Here's an excerpt from a good article on Girard in the Stanford University News:
People are social creatures, and their behavior is based on imitation to a much greater degree than generally supposed. How else to explain why a generation decides at once to pierce their tongues, or why stocks rise and fall? How to explain how a child learns language? Even our desires are not our own; we learn them from others.
"We don't even know what our desire is. We ask other people to tell us our desires," Girard said during a lecture at Stanford's Old Union in February. "We would like our desires to come from our deepest selves, our personal depths—but if it did, it would not be desire. Desire is always for something we feel we lack."
Envy and resentment are the inevitable consequences of this drive toward mimesis. These emotions, in turn, fuel conflict; it occurs whenever two or more "mimetic rivals" want the same thing, which can go to only one. It might be a woman, a presidency or a research grant. Many religious prohibitions are meant to regulate and control such conflict.
"When we describe human relations, we lie," Girard said. "We describe them as normally good, peaceful and so forth, whereas in reality they are competitive, in a war-like fashion."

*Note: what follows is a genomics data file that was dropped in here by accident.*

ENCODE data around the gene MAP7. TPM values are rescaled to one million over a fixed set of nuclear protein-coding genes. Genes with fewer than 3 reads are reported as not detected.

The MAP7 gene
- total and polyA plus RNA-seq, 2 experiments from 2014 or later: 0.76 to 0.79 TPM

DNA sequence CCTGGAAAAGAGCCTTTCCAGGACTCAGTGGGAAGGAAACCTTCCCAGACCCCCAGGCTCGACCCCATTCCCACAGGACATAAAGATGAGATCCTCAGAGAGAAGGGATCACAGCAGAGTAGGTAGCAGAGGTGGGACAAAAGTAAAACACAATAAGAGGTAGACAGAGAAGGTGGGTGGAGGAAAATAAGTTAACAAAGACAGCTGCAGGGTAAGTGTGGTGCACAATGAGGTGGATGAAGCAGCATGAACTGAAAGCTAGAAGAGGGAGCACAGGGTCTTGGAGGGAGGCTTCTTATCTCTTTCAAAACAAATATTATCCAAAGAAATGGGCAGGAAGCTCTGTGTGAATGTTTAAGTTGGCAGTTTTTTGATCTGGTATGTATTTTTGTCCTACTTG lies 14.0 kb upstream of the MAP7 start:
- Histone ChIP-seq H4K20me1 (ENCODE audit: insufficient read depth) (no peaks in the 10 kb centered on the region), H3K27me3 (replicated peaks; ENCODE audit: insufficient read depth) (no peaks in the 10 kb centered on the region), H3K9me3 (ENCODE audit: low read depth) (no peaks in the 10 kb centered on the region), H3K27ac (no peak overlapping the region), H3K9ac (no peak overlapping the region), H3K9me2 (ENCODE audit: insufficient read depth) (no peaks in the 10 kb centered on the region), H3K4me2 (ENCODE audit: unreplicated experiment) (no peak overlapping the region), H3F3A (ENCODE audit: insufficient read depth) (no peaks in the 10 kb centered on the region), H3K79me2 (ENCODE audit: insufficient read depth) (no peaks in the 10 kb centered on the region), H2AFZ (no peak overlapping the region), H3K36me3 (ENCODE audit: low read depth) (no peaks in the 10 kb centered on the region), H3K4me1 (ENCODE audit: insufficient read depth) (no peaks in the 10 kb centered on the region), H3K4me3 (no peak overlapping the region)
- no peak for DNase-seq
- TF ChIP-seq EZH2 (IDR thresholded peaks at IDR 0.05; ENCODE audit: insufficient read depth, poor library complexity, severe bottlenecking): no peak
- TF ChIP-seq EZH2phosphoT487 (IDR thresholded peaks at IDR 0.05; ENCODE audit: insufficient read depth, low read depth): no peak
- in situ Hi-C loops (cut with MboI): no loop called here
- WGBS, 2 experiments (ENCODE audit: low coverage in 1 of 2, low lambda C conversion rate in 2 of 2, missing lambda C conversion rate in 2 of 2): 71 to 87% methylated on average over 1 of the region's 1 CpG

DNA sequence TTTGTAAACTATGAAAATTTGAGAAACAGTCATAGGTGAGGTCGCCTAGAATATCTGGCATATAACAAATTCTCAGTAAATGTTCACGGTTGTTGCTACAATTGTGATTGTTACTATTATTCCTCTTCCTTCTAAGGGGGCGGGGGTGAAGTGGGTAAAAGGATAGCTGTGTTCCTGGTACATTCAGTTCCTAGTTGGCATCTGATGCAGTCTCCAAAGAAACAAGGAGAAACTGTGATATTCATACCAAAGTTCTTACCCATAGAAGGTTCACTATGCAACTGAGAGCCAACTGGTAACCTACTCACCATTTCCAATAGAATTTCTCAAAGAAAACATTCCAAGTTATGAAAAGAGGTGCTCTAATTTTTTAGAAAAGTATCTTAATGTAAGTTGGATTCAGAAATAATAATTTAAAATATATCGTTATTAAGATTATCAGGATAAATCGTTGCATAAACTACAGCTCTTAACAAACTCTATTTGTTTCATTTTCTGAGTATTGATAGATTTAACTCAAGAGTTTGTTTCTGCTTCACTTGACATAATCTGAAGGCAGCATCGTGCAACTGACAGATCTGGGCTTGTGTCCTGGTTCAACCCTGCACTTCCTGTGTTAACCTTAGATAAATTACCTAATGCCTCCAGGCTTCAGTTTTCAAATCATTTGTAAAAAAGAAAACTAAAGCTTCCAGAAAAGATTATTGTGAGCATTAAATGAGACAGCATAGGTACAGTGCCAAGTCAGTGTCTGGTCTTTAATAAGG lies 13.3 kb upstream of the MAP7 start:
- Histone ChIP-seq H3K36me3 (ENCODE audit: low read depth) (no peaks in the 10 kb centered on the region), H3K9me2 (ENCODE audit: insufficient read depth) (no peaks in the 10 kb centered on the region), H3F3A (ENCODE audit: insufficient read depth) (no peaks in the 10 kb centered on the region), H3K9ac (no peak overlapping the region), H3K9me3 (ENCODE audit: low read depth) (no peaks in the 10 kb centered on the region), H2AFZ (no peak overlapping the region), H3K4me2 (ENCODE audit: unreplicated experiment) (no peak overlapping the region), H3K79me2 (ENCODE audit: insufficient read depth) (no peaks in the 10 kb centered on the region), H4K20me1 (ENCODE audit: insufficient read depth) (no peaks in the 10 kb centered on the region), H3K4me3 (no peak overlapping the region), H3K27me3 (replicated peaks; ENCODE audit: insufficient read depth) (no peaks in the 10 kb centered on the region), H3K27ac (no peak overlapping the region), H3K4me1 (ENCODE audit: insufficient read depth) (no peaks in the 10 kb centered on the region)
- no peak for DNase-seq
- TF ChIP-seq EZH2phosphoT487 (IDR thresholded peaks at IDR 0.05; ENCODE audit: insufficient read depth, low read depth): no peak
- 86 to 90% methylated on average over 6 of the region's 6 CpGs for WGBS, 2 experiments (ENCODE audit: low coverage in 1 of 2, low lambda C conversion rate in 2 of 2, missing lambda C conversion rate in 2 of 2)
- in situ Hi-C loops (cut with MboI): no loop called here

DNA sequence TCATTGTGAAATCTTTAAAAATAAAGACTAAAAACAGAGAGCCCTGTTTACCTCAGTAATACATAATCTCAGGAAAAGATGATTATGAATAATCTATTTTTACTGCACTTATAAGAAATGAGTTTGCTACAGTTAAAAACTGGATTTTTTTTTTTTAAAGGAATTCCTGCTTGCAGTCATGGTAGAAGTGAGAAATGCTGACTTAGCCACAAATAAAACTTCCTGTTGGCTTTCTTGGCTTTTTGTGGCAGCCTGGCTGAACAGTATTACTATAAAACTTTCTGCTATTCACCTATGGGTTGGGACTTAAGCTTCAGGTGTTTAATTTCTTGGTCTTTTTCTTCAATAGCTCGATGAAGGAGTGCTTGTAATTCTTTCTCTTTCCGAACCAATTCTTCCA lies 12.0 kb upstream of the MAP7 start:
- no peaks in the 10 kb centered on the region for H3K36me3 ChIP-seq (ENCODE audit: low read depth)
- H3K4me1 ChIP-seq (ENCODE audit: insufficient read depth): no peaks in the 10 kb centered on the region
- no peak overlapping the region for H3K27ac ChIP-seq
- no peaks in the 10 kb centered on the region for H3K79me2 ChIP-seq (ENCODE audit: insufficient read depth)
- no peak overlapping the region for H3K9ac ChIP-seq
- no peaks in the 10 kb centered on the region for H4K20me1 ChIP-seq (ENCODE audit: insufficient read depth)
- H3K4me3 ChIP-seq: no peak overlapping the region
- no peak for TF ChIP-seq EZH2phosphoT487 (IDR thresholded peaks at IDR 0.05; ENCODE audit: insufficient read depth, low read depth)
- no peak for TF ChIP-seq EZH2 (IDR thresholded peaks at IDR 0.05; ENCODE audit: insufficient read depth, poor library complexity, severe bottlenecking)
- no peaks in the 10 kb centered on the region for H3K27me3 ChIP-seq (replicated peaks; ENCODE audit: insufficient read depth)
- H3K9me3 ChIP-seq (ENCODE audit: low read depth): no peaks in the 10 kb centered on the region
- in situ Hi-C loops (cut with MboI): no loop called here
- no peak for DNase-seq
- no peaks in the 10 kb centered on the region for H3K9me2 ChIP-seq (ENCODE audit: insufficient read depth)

In literature, such mimetic desire can create comic masterpieces: A Midsummer Night's Dream is a classic he frequently cites. Or it can inspire the novels of Balzac, in which the characters strive to outdo each other in snobbery and imitative social values. Such imitation can even be totally imaginary. Don Quixote wishes to be a knight errant, because he is imitating the heroes in the books he has read.
On a societal level, such conflict seeks a release, and the outlet is a scapegoat. A third party—often an outsider, a foreigner, a woman, someone who is disabled, the king or president—is blamed and demonized for having caused the conflict. Scapegoats are not seen as innocent victims; they are seen as the guilty cause of the disorder. The calls mount for the sacrificial victim, and the mob itself creates a sense of harmony.
See also: René Girard at Microsoft